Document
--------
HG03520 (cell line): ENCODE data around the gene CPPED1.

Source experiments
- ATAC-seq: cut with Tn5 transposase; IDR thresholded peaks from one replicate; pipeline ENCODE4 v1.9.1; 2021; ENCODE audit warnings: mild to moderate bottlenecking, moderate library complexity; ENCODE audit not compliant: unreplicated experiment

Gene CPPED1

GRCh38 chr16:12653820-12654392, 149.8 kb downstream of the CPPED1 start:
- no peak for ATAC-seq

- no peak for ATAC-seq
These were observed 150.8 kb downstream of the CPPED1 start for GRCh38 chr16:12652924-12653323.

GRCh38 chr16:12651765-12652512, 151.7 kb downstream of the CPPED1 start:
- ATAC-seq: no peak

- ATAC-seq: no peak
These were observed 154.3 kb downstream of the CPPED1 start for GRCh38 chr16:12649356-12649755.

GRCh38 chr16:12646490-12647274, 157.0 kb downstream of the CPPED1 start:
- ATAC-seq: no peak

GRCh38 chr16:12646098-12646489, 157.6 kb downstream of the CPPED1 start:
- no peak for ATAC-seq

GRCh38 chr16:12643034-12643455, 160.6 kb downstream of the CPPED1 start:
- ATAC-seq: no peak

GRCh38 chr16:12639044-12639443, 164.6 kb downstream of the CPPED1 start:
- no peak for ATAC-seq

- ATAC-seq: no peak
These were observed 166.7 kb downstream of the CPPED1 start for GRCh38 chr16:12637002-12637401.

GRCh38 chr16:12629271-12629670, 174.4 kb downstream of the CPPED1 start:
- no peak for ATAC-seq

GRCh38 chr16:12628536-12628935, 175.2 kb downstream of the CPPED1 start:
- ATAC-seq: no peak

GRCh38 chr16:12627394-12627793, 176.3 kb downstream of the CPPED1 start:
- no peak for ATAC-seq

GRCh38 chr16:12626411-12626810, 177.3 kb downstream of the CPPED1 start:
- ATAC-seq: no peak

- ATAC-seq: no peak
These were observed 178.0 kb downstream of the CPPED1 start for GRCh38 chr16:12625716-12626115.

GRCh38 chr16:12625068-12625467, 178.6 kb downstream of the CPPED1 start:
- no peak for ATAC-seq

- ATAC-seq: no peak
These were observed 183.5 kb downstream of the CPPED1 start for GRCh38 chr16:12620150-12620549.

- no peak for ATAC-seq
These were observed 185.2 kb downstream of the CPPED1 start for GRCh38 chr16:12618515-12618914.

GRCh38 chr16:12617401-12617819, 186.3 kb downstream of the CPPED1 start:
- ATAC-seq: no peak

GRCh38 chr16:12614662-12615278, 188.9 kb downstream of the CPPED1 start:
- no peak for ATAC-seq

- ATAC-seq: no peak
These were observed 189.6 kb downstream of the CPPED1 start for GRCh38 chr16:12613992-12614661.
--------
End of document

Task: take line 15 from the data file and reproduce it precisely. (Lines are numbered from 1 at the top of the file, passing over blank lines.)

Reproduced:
GRCh38 chr16:12646098-12646489, 157.6 kb downstream of the CPPED1 start: